Wednesday, 1 January 2014

Horns and Milk Churns: Beinn Alligin & Quinag, September 2011

This was an inspiring mountain. It was cold but relatively still on the walk up from Torridon village. Despite this there were interesting weather systems passing across Torridon, which featured a nice rainbow between here and Liathach. 

The ascent felt relatively short and straightforward and I was very tempted to sleep on the actual peak. For some reason that I can't quite recall I decided to sleep in a relatively sheltered spot about 150 metres lower instead, and to do the short climb up for sunset and dawn. It was very lucky I did.

The sunset was beautiful, although large chunks of it were interrupted by being in the middle of thick clouds. This just made the bits that were visible all the more dramatic. By dawn, very cold and very powerful - I'd guess storm force - winds had picked up. 

These made it very difficult to walk or even stand and taking photos became something of an ordeal, with feeling completely lost in the right hand. I'd hate to think what would have happened if I'd camped on the top. Nonetheless, it was a beautiful dawn from the top and I decided to brave the famous Horns of Alligin. This took me hours longer than it would have done in better conditions, but was well worth it. By lunchtime, however, a wall of thick cloud had come in.

Quinag provided a magical night on a magical mountain. I'd intended to climb Carn Eige in Glen Affric on this day, but as I drove away from Torridon, every single mountain was swathed in thick fog. I'd decided that this might have to be a coastal night instead, so thought I'd drive into the northwest corner to see if anything was out of the mist before wandering up to Sandwood Bay if not. I drove up through Ullapool - still thick cloud. Past Suilven, which was nowhere to be seen. Down to Loch Assynt - and there - standing majestic and clear was Quinag - 'the milk churn'. Expecting that it too would be robed in cloud before long, I rushed up.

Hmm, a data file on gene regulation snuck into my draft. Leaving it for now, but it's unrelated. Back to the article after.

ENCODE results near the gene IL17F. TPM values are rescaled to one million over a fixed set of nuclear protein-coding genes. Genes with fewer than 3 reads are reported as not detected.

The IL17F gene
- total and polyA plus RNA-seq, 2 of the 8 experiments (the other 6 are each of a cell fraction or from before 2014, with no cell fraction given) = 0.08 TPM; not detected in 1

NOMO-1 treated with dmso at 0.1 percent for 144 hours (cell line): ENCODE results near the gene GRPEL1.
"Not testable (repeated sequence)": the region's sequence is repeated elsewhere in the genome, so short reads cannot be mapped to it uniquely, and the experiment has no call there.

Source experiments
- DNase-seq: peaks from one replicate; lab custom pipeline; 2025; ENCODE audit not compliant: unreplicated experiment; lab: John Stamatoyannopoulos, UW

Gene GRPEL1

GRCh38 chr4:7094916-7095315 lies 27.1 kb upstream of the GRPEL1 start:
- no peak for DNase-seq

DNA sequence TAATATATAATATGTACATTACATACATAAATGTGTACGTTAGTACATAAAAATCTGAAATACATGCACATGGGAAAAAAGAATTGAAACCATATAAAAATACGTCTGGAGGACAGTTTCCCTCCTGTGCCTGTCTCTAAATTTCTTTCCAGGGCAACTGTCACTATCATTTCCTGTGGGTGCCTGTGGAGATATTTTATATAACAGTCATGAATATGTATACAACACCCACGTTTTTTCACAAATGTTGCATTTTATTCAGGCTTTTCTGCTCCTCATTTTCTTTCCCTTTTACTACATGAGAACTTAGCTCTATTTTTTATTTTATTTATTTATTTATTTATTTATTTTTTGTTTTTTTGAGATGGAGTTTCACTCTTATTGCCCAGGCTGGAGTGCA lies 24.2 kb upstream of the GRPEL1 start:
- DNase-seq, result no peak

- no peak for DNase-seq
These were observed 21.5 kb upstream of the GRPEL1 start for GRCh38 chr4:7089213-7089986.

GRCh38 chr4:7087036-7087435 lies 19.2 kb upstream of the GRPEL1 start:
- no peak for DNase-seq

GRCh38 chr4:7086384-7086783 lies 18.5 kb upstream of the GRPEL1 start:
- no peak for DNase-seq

I set up camp as it seemed that rain and cloud were about to settle in.
But there followed the most extraordinary evening watching clouds pass on all sides, never coming within a mile or so of Quinag.

The dawn too was spectacular - I wish I'd had a camera capable of catching them, and the views up and down the seaboard were superb - 7 lighthouses could be seen, and the only visible streetlights were on Lewis, across the Minch. This was a powerful illustration of just how depopulated Assynt is.

During the night there had been some extraordinary wretching and wailing noises, like something from a horror film. It turned out to be a fox in one of Quinag's many corries, who must have been very ill indeed. 
     I'd read Tim Blanning's Romantic Revolution in the long hours of dark, and this particular reading was a great example of why it's great to take books on trips like this. I now teach from this book, and every time I do, this stunning night on Quinag is brought back to me in all its glory.  
     During the descent the bank of cloud from the East continued to threaten.


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